“Haven’t I driven you before?”
I’d just gotten off an eight hour flight and a two hour bus ride, heaved my overstuffed carry-on into the trunk of an Uber, and collapsed into the backseat, bleary eyed and barely sentient. The driver, punching the address of my dorm into his navigation app, examined me through the rearview mirror. He’d recognized me. And, after a long, groggy moment, I’d recognized him. He was the same driver who’d picked me up when I first moved to Belfast four months earlier, what felt like a clichéd lifetime ago.
I watched the gray Belfast landscape go past on that rainy January day, dimly aware that I was returning to familiar surroundings. It was a far cry from the night in September when the same driver had picked me up from the Belfast airport (complete with Tayto-themed taxi stand) and brought me through the night to see my new home for the first time.
I had no idea what was waiting for me on that first Uber ride. When I think back now on how nervous I was to move here, it feels almost silly – but there was so much I didn’t know then. I didn’t know that the second I stepped into my dorm building I would be greeted by two of my housemates, and that we would spend hours talking before I even opened my suitcases. I didn’t know how quickly my classmates would become my friends, or how much laughter we would share about everything from Derry Girls to kitchen mishaps. I had briefly met my fellow Mitchell scholars already, but I didn’t know if I’d be lucky enough to form lasting friendships.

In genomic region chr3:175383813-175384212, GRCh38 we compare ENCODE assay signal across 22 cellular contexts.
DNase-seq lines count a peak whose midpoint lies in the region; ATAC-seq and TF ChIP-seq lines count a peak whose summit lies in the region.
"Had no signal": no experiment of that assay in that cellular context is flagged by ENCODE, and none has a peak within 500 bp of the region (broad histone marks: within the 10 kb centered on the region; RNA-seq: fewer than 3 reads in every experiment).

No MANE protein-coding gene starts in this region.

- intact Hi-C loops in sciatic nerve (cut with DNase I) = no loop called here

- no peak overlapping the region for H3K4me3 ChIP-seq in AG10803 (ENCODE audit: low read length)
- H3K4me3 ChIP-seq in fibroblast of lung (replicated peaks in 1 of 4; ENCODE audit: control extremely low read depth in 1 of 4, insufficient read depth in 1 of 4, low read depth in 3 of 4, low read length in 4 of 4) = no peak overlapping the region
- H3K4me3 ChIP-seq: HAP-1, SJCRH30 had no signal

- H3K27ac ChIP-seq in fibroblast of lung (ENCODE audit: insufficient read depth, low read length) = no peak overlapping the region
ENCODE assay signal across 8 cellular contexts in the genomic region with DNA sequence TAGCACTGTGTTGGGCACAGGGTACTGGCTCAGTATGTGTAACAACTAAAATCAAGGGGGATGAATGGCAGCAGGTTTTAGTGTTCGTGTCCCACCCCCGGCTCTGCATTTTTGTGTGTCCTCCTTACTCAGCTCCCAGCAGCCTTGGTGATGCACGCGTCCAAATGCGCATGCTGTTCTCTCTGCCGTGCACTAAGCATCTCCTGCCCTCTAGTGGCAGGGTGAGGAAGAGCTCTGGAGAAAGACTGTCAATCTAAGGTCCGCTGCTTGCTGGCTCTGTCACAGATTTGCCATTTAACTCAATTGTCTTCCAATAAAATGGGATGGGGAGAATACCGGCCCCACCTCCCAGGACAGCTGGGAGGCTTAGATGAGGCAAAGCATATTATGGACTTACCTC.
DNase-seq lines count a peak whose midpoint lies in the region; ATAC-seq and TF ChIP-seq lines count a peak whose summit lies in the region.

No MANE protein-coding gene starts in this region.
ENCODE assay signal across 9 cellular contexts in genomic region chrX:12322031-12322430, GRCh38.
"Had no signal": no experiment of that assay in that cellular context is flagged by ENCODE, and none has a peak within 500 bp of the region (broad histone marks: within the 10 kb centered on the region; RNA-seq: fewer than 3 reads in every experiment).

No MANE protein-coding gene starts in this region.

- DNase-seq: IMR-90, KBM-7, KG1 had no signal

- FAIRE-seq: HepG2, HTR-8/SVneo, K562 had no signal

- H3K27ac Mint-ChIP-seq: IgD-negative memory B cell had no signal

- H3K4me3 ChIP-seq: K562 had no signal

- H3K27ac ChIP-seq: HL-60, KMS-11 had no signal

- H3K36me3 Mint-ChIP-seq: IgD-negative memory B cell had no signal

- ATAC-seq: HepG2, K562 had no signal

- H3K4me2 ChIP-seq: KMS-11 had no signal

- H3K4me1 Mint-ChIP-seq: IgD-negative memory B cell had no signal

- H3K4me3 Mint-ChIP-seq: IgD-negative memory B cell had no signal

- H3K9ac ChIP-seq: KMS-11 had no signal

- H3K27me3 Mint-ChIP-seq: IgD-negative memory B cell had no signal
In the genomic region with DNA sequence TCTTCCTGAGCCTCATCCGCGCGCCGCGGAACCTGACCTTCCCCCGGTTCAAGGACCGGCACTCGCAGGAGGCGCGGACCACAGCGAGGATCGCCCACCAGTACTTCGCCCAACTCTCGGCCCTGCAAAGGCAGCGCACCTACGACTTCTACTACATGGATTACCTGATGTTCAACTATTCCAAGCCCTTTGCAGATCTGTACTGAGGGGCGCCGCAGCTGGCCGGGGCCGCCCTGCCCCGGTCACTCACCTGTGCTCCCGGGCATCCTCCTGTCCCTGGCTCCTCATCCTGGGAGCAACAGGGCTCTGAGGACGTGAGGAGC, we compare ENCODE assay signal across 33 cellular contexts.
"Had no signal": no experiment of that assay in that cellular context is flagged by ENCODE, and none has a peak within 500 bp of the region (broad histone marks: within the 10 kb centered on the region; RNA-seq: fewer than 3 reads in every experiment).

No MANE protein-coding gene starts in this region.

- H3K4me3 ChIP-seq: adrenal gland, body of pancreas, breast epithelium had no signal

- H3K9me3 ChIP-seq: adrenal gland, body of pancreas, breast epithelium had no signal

I was, indeed, very lucky. My fellow Belfast Mitchells Asha and Gil have become a fixture in my life here (along with our friend Ellie, who has now been mentioned in these blog posts enough that she should get her own). Our friendships have been forged through late nights in study rooms, being sick together in Edinburgh, and inside jokes involving eyebrows being burned off.
I got lucky in terms of my academics too. The Trinity program in Belfast is a unique experience, and I never would have gotten to study conflict in a small-group setting like this if I hadn’t found this opportunity through the Mitchell Scholarship. The bespoke nature of the program means that I have more flexibility to make what I want out of it, and I’m taking advantage of that by tailoring my dissertation topic to fit my specific interests. I plan to write about the role of misinformation in the United States, which will bring me full circle to the type of work I was doing for the Surgeon General before I started my Mitchell year.
All of this was going through my head as I chatted with my Uber driver on my way to start the spring semester. “Last time I picked you up, you were just starting your course,” he said. “How have you been liking it?”
I looked outside as we passed the Queen’s campus, where I spend so much of my time, then back at him in the rearview mirror.
“It’s been wonderful.”